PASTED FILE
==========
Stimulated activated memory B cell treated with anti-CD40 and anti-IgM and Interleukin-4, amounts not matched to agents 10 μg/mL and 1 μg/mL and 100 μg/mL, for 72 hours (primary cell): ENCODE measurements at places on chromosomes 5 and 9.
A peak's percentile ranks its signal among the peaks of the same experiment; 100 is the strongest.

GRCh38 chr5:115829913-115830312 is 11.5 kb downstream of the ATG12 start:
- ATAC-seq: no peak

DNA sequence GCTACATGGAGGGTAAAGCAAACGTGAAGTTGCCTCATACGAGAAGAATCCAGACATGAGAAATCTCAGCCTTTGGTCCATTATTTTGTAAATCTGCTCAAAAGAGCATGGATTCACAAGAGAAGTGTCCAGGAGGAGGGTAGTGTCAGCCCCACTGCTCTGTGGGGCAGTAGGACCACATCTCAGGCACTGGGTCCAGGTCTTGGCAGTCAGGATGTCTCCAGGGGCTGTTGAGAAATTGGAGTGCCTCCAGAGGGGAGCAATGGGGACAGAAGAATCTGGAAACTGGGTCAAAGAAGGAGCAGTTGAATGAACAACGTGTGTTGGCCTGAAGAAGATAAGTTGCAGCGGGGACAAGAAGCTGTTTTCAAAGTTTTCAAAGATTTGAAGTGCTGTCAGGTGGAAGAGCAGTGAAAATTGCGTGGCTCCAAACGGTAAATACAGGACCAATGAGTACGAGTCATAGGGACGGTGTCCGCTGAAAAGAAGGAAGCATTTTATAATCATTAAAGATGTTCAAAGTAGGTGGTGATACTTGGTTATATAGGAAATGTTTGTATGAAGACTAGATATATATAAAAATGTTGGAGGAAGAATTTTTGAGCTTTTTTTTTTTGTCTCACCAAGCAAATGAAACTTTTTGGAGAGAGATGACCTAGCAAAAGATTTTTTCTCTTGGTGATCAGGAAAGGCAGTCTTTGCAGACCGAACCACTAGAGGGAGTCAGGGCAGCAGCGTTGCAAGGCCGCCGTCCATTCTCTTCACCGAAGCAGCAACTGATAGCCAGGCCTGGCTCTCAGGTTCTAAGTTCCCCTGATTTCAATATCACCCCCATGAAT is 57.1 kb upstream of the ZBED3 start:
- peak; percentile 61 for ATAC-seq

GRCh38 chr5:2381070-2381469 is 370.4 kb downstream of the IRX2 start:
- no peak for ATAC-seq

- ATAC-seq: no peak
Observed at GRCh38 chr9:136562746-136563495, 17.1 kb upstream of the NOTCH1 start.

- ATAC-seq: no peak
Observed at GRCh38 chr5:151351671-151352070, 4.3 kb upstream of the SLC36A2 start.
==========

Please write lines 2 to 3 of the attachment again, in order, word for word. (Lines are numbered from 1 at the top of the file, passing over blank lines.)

A peak's percentile ranks its signal among the peaks of the same experiment; 100 is the strongest.

GRCh38 chr5:115829913-115830312 is 11.5 kb downstream of the ATG12 start: